''How I Met Your Mother" has become this season's almost-great sitcom. And by ''almost," I mean ''definitely on its way there" as opposed to ''never will arrive." Despite the fact that it's a traditional laugh-track comedy, despite the fact that it's trapped in CBS's old-school Monday sitcom block, and despite the fact that it's stubbornly and sincerely romantic, ''How I Met Your Mother" is a TV winner in the making.
I hate to nitpick, but -- OK, busted, I love to nitpick -- the show has a few kinks to work out before it gets a solid A. But the good news is that the obstacles to excellence are small and easily addressed. By the way, by ''excellence" I don't mean it will compare to ''Curb Your Enthusiasm" or any of the boldly original series that have been redefining TV comedy. I mean that it will be the next ''Friends" -- that is, the next four-camera charmer that's unashamedly mainstream, that's set in New York, and whose characters never seem to be at work. The ''Mother" gang of five -- neurotic Ted, commitment-phobic Robin, Barney the viper, and engaged couple Lily and Marshall -- form an ensemble that, as on ''Friends," is warm and lived-in no matter how punch-line driven it is.
The most buzzed-about element of the show, which airs Mondays at 8:30 p.m. on Channel 4, is Neil Patrick Harris, who has shape-shifted from a goody-goody character into a symbol of all things slickly unromantic. His Barney is a classic last-call bar hawk, representing every urban professional male who is metrosexual enough to wear fine suits but still views women as objects. The show's writers clearly love filling Barney's mouth with Seinfeldian catch phrases that reveal just how Barney Barney truly is. His ''Suit up!" has evolved into ''Snow-suit up!," ''Flight-suit up!," and ''Penguin-suit up!," and when he tries to seduce others into stupid activities, he promises it will be ''legendary." He also likes to do ''phone-fives," which are high-fives via cellphone.
The list of Barneyisms goes on, but the writers need to remember that he is a character, too, and not just a jukebox of quips. Right now, he serves as the perfect anti-Ted, the one whose sharp lines deflate Ted's dreamy fantasies about true love. ''You don't bring a date to a wedding," he scolds his friend. ''That's like taking a deer carcass on a hunting trip." But as time goes on, Barney's human limitations could easily wear thin. I hope the writers can add more dimension to him without betraying his delusions of grandeur.
It's not easy to expand a one-joke character late in the game, as the ''Friends" writers discovered when their efforts to evolve Joey were maudlin and unbelievable. ''Will & Grace" has also struggled and failed to give Jack heart and depth.
Lily turns out to be another potential problem character. Alyson Hannigan was so affably fickle and hypnotic as Willow on ''Buffy the Vampire Slayer," but she seems less comfortable with the fast sitcom pace. She appears to be gasping for air inside her lines, and her sweetness borders on dullness.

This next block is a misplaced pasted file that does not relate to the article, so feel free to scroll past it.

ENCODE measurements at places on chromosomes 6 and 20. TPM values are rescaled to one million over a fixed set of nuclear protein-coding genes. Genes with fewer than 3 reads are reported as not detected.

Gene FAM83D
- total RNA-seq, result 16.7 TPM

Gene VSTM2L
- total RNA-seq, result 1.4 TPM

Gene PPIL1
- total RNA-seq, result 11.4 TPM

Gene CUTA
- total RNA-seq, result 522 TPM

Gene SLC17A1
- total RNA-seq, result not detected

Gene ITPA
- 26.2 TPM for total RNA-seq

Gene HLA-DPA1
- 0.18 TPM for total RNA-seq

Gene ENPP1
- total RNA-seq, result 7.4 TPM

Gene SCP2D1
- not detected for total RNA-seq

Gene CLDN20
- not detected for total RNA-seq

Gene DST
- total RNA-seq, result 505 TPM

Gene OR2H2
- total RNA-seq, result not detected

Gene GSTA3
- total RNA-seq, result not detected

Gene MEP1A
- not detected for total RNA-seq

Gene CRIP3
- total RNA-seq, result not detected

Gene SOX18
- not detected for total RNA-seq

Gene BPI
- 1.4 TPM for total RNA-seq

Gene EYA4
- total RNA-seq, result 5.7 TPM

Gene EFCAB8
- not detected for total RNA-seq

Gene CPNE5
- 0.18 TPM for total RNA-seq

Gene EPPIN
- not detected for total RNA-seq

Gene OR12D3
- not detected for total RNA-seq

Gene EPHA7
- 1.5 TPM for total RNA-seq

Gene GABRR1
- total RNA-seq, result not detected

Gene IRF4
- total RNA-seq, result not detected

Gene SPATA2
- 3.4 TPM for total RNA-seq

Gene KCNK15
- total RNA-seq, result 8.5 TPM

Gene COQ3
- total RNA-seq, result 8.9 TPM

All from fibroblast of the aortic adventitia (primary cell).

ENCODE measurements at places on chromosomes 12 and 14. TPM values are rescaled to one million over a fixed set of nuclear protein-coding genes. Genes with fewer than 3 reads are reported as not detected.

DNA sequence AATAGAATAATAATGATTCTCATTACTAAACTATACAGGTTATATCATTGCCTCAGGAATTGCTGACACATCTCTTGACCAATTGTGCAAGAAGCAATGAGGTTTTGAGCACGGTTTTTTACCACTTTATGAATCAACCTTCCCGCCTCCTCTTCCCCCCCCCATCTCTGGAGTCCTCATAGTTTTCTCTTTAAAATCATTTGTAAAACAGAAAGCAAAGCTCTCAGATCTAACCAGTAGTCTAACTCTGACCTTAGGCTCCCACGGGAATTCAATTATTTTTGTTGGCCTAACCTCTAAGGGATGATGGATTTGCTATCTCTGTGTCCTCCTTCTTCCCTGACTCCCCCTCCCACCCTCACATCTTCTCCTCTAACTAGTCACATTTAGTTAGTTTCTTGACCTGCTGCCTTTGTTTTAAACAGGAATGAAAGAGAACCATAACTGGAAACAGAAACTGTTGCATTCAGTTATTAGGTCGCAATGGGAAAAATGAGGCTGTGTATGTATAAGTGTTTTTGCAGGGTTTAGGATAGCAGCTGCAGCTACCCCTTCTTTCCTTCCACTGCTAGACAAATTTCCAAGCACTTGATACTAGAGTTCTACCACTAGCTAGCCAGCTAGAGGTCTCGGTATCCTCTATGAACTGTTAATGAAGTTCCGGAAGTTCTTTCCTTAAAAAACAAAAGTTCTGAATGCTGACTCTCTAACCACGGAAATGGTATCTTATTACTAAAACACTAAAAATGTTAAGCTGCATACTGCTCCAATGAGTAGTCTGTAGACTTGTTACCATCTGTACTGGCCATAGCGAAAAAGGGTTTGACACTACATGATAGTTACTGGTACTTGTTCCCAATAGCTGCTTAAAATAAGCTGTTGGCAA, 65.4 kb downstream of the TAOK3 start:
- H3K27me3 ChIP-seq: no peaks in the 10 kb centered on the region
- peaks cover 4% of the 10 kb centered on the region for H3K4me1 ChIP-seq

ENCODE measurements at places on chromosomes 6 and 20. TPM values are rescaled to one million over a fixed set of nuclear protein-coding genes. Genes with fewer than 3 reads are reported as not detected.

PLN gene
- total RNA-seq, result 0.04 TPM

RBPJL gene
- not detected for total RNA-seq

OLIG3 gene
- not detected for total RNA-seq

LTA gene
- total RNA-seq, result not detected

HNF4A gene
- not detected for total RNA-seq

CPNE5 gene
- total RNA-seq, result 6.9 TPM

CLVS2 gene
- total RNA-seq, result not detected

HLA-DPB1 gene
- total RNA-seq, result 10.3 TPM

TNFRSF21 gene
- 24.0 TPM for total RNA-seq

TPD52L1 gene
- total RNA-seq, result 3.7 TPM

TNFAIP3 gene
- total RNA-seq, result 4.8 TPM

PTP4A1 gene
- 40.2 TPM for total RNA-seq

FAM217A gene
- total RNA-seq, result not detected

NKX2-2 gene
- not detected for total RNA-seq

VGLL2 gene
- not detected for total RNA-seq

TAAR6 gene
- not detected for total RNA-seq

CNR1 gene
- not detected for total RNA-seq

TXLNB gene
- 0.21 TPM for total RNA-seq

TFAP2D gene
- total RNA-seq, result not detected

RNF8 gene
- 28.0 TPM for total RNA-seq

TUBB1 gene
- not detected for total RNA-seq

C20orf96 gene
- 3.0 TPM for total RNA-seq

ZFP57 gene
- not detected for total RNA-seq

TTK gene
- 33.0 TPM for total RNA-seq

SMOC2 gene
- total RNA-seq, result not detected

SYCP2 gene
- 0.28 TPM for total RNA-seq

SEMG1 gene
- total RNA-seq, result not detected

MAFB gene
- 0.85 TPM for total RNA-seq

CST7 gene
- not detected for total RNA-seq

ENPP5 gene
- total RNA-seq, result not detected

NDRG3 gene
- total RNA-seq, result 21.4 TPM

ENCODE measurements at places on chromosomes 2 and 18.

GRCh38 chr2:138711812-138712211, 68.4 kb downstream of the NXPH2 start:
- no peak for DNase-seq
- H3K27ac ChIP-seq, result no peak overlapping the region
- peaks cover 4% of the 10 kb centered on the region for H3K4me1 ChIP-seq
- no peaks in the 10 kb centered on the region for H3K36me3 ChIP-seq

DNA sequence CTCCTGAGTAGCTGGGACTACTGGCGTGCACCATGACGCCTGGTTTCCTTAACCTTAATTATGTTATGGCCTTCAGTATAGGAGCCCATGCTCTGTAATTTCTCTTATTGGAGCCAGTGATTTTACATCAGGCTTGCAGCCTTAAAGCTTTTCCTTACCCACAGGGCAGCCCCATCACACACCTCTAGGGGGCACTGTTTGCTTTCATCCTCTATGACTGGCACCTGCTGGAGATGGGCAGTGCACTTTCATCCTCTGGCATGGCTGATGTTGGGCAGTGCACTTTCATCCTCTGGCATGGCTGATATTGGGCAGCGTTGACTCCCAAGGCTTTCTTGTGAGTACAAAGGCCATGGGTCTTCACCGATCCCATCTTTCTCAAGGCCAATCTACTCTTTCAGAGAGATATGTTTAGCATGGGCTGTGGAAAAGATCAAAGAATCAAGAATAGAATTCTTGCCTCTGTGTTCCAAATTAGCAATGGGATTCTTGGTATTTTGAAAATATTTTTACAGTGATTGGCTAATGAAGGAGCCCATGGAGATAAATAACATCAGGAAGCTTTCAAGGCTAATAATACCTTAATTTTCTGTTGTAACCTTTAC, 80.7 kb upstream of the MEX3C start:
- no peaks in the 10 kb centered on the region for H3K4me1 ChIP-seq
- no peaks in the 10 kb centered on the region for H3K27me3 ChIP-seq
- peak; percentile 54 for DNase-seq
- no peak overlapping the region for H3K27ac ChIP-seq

Cobie Smulders is a revelation as the robust Robin, as she bends gender to suit her big personality. She calls everyone ''Dude" and recoils from the lovey-dovey, and yet she's all about the va-va-voom in her glamorous red dress. But Hannigan's Lily is a wan girlfriend in danger of becoming just one more TV gender cliché, a woman bent on taming her man and getting him to shop with her. While all the other characters have been given last names, Lily hasn't, as if she exists solely to be Marshall's fiancée. She needs a life.
A number of viewers have said that Josh Radnor's Ted is the flaw in ''How I Met Your Mother." Ted is the show's hero, the narrator who's telling his future son and daughter about his life as a single guy, and Radnor makes him into a lovable but hyper mensch. I think Radnor is a welcome softie in a genre that's often driven by horndog dudes who proudly ignore emotional realities. He's the Charlie Brown and the Linus, the guy who has a lot to learn as he tries to assert himself to find ''the one." He's the human center of the show, and it's his life that forms the compelling mystery -- who will become the mother of his children?
We can only pray the writers don't get all Ross and Rachel on us with Ted and Robin, pushing them back and forth until we don't care if they wind up together. The great surprise in the series premiere was that despite Ted's crush, Robin was not ''your mother," but ''Aunt Robin." And since then, Ted has embarked on an equally convincing crush on Victoria (''Buttercup"), played by Ashley Williams. If Ted and Victoria don't work out, let's hope we're not facing years of on-again off-again culminating in -- snore -- ''Did she get off the plane?"
''How I Met Your Mother" also has a few stylistic glitches. Calling it a conventional sitcom is not completely accurate. Most of it is, but then it employs some contemporary tricks, including freeze frames and split screens. The two approaches sometimes clash, for instance when we hear audience laughter during one of Ted's voice-overs. Also, the New York stages aren't entirely convincing. They're too bright, not gritty enough. They slightly undermine the urban atmosphere.
''How I Met Your Mother" does well what so many sitcoms do sloppily. The characters pick on one another, but the teasing is a sign of affection. The show isn't all about a superficial world of every man for himself; it's about the consolations and lessons of friendship. And that's why I feel the need to pick on ''How I Met Your Mother." It's too likable to ignore.
Matthew Gilbert can be reached at firstname.lastname@example.org.